The Reserve Bank of India (RBI) decided to reduce the Repo Rate by 25 bps in its second Monetary Policy Committee (MPC) on June 6. The unanimous decision of the rate cut was carried out after analysing the slowing economy of the country.
There were varying pre-estimations by economists, bankers, corporate owners and traders on their expectations from the monetary policy committee. Now, let's understand from some reactions, what they take from the decisions of the RBI in the end.
DK Joshi, Chief Economist, CRISIL, stated that he feels positive about the stance change from 'neutral' to 'accommodative' as it might help in the assurance of liquidity which in turn might make the transmissions better. According to him, there might be another rate cut to take the accommodative stance forward.
According to a statement given to Bloomberg Quint, Pankaj Murarka, CIO of Renaissance Investment Managers, said that the central bank has done its part and it is over to the central government to decide concrete policy measures and actions to revive growth in the budget.
Mihir Vora, CIO of Max Life Insurance, claimed that he was happy that the slowing down of the growth in the country was at last taken into the limelight and appropriate actions were taken. He added that he would want to see strategic moves to stimulate growth prospects in the economy.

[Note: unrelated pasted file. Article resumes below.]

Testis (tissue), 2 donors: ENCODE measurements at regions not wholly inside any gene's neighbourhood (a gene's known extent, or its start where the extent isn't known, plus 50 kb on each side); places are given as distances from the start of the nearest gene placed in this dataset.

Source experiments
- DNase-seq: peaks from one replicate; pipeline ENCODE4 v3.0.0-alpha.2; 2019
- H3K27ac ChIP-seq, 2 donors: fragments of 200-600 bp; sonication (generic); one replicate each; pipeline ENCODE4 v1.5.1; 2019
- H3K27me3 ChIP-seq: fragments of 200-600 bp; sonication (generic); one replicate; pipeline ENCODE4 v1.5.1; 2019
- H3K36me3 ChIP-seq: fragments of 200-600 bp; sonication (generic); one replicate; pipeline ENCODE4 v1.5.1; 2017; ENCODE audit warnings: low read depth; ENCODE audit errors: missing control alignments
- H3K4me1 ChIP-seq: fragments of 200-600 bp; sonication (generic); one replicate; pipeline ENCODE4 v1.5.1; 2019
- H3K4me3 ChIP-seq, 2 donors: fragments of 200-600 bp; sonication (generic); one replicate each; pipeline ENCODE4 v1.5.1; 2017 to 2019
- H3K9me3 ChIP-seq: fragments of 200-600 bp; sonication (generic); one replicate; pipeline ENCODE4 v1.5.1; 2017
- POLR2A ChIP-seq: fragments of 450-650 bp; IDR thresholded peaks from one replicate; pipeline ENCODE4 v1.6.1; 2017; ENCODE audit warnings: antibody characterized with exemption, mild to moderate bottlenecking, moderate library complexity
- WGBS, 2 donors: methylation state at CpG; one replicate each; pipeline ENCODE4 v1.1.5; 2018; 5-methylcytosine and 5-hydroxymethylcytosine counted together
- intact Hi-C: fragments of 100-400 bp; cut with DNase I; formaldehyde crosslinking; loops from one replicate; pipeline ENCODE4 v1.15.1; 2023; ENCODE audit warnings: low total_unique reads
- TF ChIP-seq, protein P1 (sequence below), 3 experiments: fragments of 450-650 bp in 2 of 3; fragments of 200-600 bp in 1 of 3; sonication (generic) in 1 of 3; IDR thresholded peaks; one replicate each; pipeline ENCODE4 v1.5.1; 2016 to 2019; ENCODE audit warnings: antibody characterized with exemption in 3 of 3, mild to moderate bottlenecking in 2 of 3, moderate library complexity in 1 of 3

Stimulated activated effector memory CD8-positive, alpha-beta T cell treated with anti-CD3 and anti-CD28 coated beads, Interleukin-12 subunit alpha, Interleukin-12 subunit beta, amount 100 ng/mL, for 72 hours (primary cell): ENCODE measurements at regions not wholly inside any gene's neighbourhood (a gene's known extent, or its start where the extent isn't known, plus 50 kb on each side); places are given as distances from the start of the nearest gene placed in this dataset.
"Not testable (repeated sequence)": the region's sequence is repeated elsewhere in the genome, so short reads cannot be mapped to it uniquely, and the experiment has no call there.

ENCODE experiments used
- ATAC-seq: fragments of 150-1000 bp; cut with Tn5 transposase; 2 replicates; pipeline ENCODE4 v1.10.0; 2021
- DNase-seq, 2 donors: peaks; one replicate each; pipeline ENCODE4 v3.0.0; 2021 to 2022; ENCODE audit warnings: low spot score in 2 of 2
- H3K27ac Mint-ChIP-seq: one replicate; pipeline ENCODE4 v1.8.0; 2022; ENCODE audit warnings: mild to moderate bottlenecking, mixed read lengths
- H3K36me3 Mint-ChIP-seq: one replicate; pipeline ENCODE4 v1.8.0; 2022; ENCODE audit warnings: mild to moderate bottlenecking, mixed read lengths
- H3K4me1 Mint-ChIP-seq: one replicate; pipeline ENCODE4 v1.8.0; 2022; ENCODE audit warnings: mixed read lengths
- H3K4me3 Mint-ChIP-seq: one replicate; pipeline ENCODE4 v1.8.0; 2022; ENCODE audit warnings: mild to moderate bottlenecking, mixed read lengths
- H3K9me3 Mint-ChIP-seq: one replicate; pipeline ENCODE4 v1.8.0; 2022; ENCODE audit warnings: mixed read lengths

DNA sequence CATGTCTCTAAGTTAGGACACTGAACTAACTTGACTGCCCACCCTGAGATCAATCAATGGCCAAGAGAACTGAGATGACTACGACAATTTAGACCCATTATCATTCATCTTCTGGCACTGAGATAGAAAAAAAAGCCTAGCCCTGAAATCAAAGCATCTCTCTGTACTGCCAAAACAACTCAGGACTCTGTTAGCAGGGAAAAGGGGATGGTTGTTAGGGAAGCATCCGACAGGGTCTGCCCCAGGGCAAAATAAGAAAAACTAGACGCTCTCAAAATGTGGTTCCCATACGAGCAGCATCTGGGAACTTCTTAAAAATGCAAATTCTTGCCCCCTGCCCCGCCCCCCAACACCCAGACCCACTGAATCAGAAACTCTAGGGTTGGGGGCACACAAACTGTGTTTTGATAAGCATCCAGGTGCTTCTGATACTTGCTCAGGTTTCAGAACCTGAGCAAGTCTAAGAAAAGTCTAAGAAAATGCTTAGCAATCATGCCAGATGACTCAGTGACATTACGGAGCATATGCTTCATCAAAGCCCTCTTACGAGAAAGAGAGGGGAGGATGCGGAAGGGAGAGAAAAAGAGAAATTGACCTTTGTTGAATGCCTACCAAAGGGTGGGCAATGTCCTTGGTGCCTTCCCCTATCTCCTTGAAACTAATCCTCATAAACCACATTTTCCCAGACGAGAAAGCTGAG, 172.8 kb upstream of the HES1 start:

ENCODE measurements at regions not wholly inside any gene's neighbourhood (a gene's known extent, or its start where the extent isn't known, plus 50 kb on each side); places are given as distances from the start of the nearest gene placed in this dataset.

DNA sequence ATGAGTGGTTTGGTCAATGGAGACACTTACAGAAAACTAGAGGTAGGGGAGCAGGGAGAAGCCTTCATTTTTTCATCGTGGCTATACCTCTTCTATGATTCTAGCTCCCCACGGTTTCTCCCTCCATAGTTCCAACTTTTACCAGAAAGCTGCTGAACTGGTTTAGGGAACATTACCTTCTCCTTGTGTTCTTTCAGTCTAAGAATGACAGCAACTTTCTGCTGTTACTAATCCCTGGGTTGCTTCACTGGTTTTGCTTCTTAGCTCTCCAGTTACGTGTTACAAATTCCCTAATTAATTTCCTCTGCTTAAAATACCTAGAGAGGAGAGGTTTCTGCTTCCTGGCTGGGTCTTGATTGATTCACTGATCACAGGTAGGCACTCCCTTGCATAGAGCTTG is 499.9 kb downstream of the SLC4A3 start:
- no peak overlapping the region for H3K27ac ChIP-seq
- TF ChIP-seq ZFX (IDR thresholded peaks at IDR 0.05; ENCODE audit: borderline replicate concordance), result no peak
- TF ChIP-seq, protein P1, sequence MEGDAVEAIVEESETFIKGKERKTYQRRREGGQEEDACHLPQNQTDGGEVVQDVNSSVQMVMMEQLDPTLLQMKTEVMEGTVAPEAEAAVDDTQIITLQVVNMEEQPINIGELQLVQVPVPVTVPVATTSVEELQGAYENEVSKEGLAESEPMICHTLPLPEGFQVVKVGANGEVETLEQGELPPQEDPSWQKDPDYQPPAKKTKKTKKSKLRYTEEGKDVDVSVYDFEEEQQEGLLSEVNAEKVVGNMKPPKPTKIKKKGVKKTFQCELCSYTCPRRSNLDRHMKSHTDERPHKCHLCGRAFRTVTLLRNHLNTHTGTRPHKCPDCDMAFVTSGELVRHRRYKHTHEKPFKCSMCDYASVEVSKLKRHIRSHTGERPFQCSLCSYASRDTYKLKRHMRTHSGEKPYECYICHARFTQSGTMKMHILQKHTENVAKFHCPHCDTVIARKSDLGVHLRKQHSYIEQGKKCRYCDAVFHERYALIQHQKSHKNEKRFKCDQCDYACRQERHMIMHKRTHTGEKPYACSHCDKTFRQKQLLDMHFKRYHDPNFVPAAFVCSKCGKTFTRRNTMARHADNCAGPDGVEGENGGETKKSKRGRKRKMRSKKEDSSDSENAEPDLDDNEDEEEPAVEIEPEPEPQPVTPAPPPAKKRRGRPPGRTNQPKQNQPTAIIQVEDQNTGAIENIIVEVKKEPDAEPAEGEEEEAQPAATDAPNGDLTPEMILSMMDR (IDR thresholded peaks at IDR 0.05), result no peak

"Liquidity level has been rising for 15 days. Interest rate trajectory is headed lower since global growth is slowing and inflation is staying low," said Keki Mistry, Vice Chairman & CEO of HDFC. He even added that the boost is liquidity has negated the hopes of a CRR cut.
The CFO of Federal Bank, Ashutosh Khajuria, curated the full outcome of the changes in the monetary policy. He stated that the impact of stance change would affect the market more than the policy rate cut. "The stance change will lead to expectations that there will be more cuts in offerings and there will be negligible tightness of liquidity due to the accommodative stance," he said.
He also added that transmissions will take time in banks, as 80-85 percent of their balance sheets come from public deposits and it is difficult for banks to cut the deposit rates suddenly.
Adding on to the understanding of the bi-monthly monetary policy, Sampath Reddy, Chief Investment Officer, Bajaj Allianz Life Insurance Company, said, "From an investment perspective the sharp fall in bond yields over the past month has benefited duration and bond funds. Presently, we prefer the short to medium term end of the yield curve."